Is every Asian character fated to be a martial artist who speaks broken English or be comic relief? Before a minority can even be considered for a substantial lead role, these tired token stereotypes need to die a painful death. Should we even bring up Letitia the trash lady from Deus Ex: Human Revolution?


The best-selling Grand Theft Auto franchise has seen entries with main characters from a variety of ethnic backgrounds. San Andreas starred the black Carl Johnson. Grand Theft Auto III’s Tony Cipriani is of Italian decent. The Chinese Huang Lee was the leading man in Chinatown Wars. Yet, CJ was a stereotypical ghetto gangster, Huang was was a member of the triad, and Tony seems to be designed as a stunt double for Michael Corleone – with a mobster crime family and everything.

This series practically makes a joke out of these sad, prevalent and unfair stereotypes, and yet is one of the best selling franchises in all of gaming. Before the world can seriously view minorities as complex, powerful, relatable main characters, gaming has to move beyond the GTA or Deus Ex frame of mind.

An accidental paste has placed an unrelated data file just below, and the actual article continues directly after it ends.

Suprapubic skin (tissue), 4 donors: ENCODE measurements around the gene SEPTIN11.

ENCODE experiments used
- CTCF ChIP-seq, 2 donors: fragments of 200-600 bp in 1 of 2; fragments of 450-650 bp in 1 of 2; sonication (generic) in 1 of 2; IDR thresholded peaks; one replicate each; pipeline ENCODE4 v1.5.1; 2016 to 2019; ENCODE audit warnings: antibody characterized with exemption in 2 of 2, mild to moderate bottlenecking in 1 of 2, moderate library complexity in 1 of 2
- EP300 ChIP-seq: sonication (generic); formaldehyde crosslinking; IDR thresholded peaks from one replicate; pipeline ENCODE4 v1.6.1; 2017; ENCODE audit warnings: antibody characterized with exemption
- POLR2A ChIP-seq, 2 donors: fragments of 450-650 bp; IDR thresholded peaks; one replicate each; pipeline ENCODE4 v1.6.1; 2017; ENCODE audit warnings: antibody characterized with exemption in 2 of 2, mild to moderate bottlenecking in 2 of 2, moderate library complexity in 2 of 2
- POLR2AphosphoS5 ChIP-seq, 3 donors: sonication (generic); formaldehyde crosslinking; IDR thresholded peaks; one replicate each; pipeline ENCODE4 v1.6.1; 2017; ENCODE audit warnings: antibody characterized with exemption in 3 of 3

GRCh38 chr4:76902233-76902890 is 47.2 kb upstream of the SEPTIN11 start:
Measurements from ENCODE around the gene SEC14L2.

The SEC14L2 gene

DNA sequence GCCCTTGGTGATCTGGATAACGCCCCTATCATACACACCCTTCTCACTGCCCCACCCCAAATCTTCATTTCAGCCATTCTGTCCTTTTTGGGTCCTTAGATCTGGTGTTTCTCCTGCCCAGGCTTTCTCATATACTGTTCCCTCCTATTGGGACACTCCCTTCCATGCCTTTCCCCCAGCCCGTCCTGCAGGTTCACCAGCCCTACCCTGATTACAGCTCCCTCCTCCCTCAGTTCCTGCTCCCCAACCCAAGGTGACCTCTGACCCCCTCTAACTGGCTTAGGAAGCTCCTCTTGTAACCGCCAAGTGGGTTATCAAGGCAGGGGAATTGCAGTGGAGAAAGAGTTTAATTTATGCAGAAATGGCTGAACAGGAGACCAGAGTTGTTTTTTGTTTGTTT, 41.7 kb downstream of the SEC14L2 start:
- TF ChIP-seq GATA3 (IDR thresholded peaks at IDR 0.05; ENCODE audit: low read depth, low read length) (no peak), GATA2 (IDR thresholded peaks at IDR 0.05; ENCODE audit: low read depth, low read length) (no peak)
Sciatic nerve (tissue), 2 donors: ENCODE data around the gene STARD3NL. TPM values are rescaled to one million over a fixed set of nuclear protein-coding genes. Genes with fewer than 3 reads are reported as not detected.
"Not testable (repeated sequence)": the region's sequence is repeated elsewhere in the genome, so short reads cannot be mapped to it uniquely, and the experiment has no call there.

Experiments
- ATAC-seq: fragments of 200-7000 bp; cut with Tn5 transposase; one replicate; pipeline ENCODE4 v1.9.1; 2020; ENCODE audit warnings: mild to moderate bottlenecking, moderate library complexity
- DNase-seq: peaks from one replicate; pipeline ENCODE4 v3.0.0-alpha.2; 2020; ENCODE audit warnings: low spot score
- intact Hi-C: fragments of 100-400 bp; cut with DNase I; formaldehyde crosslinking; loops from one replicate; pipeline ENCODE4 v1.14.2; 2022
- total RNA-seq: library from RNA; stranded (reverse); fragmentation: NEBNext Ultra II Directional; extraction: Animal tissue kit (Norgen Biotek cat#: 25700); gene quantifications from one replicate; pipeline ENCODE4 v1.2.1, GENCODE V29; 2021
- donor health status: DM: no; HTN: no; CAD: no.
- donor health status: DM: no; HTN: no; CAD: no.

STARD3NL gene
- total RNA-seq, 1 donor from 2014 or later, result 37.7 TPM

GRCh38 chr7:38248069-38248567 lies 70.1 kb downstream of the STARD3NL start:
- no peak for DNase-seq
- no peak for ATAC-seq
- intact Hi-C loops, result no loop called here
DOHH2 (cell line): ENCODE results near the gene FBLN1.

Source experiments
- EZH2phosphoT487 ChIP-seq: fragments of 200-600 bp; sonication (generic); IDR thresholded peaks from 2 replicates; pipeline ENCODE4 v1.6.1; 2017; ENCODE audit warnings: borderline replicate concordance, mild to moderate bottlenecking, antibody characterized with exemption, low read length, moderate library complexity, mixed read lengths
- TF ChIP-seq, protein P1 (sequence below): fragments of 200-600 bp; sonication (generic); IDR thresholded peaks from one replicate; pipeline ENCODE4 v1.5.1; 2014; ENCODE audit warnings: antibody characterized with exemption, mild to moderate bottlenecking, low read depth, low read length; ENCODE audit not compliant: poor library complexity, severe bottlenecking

So how about a model example?

If you were to scan the covers and screenshots of many prominent games released in the past few years, you would see an overabundance of protagonists whom are in their mid-30s and Caucasian – as mentioned earlier. This overabundance can also be viewed as a severe detriment. The over-saturation of the 30-something white guy as the go-to video game protagonist could mean that characters whom are people of color could easily thrive.

One of our personal picks for game of the year for 2012 was The Walking Dead episodic series, developed by Telltale. This was for a number of reasons, including the strength of the story, the tense gameplay, and the characters. The protagonist was Lee Everett, and after finishing the game, he remains one of my favorite protagonists ever in a video game. Everett had a personality and back story that was not outlandish, everything about him was believable. Even with what might be a stereotypical “criminal past”, it was never his defining characteristic. It was just one of many things that made up Lee as a character. He was multi-faceted. You felt all of his emotions and you were with him every step of the way; there was a clear emotional tether.